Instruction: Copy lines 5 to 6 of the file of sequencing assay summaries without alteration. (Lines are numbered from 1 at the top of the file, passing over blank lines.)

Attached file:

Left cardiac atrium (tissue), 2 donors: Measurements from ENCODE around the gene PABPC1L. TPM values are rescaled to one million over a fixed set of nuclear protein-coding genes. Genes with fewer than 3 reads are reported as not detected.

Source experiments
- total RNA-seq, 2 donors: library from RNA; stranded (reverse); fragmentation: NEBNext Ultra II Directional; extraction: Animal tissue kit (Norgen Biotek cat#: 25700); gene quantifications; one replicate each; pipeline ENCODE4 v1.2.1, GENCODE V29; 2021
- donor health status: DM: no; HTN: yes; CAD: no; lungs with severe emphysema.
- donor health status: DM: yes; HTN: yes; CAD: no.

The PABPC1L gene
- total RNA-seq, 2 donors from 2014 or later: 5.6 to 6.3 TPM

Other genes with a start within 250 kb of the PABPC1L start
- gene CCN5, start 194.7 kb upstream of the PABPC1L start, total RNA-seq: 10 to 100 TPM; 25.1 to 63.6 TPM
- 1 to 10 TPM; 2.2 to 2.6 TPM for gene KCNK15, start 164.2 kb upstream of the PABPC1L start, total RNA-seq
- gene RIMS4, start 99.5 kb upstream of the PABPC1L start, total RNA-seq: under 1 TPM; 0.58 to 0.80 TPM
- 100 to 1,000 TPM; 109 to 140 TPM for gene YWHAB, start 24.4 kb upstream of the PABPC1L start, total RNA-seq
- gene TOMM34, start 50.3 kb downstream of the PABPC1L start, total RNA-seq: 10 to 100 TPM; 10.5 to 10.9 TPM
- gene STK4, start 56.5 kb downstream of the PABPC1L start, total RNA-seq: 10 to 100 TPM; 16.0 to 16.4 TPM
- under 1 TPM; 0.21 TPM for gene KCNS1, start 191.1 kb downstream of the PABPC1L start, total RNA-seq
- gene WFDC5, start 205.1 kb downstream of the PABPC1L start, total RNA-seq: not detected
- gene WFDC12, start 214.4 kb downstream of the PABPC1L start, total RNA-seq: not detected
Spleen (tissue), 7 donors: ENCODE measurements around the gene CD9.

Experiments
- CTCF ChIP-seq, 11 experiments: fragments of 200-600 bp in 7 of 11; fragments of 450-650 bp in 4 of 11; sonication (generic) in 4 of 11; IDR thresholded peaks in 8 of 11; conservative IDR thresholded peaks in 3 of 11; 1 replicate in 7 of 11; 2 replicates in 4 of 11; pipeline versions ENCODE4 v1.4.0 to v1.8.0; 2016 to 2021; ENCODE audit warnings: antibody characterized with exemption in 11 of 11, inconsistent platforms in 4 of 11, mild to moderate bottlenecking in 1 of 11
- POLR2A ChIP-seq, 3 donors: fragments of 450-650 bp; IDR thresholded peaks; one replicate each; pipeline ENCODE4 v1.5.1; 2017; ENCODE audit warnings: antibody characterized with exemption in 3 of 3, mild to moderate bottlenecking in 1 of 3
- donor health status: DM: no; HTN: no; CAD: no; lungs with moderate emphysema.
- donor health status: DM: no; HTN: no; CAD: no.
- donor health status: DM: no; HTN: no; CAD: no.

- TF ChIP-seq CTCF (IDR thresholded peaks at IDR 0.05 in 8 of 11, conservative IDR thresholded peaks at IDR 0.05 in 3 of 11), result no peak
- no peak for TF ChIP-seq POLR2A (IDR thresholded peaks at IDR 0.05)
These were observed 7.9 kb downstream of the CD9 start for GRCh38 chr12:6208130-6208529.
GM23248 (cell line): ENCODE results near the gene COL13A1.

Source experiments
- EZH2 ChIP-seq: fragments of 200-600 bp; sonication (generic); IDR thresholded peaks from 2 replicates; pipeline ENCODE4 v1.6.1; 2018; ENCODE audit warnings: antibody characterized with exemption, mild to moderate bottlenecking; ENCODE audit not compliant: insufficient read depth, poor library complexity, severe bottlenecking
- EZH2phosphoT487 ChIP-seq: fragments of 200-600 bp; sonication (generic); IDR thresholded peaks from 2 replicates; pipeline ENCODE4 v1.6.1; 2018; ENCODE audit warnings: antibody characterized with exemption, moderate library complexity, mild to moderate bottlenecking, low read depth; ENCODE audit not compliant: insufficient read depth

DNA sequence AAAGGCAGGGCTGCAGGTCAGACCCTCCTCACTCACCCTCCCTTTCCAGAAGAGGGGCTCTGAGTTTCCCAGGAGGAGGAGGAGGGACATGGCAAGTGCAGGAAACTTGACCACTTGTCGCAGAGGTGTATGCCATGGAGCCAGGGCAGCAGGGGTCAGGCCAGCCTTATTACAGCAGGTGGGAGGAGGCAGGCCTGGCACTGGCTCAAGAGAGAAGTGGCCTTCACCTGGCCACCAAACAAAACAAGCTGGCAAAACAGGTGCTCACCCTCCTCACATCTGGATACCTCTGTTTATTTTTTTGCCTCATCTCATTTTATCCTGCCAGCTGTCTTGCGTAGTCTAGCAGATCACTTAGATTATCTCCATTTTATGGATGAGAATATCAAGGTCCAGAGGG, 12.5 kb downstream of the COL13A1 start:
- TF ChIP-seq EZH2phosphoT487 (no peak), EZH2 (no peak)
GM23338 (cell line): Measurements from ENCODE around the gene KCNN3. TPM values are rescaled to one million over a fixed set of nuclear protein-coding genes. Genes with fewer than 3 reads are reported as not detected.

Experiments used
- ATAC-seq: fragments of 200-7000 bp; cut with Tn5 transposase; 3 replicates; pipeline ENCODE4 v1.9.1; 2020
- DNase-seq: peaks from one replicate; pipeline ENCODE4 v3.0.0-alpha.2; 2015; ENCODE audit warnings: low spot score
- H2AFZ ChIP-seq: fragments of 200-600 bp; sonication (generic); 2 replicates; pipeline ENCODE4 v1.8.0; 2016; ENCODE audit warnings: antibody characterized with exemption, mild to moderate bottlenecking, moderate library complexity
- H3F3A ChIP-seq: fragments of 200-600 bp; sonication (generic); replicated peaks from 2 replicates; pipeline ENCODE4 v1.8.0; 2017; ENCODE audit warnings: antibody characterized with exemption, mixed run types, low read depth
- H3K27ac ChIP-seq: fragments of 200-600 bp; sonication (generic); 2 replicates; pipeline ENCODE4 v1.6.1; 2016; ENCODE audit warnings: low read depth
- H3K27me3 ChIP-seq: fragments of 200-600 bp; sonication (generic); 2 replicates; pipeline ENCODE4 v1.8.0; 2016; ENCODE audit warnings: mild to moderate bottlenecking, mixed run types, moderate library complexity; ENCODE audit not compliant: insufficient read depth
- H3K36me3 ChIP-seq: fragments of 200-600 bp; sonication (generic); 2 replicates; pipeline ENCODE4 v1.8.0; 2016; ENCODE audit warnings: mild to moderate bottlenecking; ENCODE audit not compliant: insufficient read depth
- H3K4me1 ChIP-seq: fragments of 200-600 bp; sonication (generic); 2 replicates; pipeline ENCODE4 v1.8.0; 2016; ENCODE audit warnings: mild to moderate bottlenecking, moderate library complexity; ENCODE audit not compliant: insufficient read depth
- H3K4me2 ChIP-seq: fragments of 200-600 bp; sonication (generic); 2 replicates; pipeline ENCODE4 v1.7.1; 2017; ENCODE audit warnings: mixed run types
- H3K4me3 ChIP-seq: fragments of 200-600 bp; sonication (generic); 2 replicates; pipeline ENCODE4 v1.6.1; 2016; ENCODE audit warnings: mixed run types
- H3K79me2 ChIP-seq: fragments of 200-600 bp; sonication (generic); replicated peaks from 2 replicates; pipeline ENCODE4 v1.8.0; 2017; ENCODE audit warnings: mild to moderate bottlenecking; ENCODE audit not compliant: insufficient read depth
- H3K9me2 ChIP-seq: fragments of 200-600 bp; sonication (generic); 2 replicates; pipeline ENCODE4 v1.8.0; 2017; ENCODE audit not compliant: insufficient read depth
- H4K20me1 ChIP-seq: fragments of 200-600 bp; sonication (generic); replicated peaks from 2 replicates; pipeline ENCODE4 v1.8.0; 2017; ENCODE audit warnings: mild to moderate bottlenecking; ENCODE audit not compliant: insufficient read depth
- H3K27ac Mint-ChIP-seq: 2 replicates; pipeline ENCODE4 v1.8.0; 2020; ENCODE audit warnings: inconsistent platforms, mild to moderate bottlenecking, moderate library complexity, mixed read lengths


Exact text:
- donor health status: DM: yes; HTN: yes; CAD: no.

The PABPC1L gene